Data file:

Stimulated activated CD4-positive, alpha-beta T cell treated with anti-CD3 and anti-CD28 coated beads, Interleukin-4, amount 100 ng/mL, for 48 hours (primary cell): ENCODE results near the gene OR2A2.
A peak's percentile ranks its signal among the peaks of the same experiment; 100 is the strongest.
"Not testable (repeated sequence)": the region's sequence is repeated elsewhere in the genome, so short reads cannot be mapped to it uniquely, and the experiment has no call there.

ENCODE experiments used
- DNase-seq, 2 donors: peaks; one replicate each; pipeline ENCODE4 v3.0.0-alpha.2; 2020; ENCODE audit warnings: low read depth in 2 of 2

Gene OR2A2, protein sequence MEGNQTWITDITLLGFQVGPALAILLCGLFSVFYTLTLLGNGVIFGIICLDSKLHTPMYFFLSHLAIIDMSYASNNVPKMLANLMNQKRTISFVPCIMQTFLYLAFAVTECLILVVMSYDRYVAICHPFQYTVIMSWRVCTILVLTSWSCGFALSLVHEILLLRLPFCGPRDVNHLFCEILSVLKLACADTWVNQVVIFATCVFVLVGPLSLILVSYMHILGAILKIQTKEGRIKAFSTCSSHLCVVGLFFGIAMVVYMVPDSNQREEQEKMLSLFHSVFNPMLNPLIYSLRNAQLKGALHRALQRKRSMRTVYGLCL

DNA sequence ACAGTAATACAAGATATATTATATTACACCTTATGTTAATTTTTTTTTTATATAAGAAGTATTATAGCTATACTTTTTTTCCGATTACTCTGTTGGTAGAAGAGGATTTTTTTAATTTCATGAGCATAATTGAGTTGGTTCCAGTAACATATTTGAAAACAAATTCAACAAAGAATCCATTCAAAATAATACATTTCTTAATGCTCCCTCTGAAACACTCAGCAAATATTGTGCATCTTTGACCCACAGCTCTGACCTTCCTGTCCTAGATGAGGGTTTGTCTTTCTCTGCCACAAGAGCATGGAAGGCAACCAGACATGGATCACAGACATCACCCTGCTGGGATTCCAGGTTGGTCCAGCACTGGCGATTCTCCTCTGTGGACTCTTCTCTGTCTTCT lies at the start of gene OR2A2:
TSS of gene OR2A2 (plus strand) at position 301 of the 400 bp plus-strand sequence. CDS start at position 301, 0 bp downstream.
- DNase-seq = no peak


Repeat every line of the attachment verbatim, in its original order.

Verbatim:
Stimulated activated CD4-positive, alpha-beta T cell treated with anti-CD3 and anti-CD28 coated beads, Interleukin-4, amount 100 ng/mL, for 48 hours (primary cell): ENCODE results near the gene OR2A2.
A peak's percentile ranks its signal among the peaks of the same experiment; 100 is the strongest.
"Not testable (repeated sequence)": the region's sequence is repeated elsewhere in the genome, so short reads cannot be mapped to it uniquely, and the experiment has no call there.

ENCODE experiments used
- DNase-seq, 2 donors: peaks; one replicate each; pipeline ENCODE4 v3.0.0-alpha.2; 2020; ENCODE audit warnings: low read depth in 2 of 2

Gene OR2A2, protein sequence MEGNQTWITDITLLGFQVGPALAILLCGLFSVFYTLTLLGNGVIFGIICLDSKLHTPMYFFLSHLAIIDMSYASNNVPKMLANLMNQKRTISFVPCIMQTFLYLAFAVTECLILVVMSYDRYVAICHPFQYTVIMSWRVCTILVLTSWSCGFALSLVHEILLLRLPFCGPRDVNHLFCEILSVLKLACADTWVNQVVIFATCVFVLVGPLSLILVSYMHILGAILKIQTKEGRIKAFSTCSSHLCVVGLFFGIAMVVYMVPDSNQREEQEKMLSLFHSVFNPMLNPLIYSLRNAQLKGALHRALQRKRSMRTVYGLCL

DNA sequence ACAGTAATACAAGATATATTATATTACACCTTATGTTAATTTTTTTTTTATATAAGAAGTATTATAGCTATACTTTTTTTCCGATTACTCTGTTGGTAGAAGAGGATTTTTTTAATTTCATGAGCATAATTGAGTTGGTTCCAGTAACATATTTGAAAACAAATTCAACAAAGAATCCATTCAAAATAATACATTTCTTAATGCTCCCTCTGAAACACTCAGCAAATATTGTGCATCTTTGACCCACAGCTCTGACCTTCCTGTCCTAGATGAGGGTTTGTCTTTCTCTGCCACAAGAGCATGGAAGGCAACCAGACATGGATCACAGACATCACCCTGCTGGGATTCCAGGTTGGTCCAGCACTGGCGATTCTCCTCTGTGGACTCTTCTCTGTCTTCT lies at the start of gene OR2A2:
TSS of gene OR2A2 (plus strand) at position 301 of the 400 bp plus-strand sequence. CDS start at position 301, 0 bp downstream.
- DNase-seq = no peak